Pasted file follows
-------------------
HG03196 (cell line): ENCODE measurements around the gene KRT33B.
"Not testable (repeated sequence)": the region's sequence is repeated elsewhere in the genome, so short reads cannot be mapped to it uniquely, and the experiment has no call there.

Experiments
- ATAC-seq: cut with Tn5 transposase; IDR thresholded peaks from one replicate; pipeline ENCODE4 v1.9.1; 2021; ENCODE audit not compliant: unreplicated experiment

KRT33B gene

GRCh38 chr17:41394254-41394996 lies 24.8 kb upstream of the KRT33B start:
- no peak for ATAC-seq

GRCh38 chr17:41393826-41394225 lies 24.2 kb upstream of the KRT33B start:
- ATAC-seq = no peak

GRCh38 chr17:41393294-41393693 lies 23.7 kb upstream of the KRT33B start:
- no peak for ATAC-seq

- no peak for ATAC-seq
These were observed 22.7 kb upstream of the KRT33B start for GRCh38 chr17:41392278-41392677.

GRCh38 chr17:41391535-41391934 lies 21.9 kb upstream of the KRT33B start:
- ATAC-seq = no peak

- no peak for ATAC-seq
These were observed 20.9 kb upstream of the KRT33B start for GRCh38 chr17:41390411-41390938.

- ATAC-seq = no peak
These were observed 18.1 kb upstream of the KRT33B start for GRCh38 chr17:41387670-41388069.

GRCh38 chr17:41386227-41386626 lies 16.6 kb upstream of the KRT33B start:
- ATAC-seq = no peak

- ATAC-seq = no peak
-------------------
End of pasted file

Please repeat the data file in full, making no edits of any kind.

HG03196 (cell line): ENCODE measurements around the gene KRT33B.
"Not testable (repeated sequence)": the region's sequence is repeated elsewhere in the genome, so short reads cannot be mapped to it uniquely, and the experiment has no call there.

Experiments
- ATAC-seq: cut with Tn5 transposase; IDR thresholded peaks from one replicate; pipeline ENCODE4 v1.9.1; 2021; ENCODE audit not compliant: unreplicated experiment

KRT33B gene

GRCh38 chr17:41394254-41394996 lies 24.8 kb upstream of the KRT33B start:
- no peak for ATAC-seq

GRCh38 chr17:41393826-41394225 lies 24.2 kb upstream of the KRT33B start:
- ATAC-seq = no peak

GRCh38 chr17:41393294-41393693 lies 23.7 kb upstream of the KRT33B start:
- no peak for ATAC-seq

- no peak for ATAC-seq
These were observed 22.7 kb upstream of the KRT33B start for GRCh38 chr17:41392278-41392677.

GRCh38 chr17:41391535-41391934 lies 21.9 kb upstream of the KRT33B start:
- ATAC-seq = no peak

- no peak for ATAC-seq
These were observed 20.9 kb upstream of the KRT33B start for GRCh38 chr17:41390411-41390938.

- ATAC-seq = no peak
These were observed 18.1 kb upstream of the KRT33B start for GRCh38 chr17:41387670-41388069.

GRCh38 chr17:41386227-41386626 lies 16.6 kb upstream of the KRT33B start:
- ATAC-seq = no peak

- ATAC-seq = no peak